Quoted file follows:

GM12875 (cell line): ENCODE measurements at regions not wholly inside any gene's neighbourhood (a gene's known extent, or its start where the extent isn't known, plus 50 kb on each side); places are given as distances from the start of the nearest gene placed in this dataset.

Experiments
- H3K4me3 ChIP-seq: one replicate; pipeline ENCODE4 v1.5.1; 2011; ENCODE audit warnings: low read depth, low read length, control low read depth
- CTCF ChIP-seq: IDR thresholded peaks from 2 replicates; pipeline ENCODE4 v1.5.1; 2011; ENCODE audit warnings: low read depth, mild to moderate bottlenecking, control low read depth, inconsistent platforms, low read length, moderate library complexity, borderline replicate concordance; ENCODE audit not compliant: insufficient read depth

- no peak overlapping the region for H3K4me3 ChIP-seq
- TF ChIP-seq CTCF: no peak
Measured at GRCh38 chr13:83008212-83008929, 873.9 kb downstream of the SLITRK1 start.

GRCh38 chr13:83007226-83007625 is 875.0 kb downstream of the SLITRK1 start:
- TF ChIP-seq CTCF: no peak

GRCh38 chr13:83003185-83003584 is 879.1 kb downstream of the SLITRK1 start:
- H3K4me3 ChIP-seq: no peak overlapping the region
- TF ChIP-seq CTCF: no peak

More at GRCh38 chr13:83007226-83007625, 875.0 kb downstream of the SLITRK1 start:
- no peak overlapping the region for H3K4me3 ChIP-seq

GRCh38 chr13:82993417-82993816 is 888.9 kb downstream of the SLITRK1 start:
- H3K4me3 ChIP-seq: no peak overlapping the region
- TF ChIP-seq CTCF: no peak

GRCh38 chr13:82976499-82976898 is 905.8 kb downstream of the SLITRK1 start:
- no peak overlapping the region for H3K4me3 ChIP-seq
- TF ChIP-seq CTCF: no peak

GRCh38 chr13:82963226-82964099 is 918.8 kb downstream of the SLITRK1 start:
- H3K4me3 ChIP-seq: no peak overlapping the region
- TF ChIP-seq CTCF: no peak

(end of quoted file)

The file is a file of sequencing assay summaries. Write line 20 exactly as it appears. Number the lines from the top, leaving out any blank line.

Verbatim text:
- TF ChIP-seq CTCF: no peak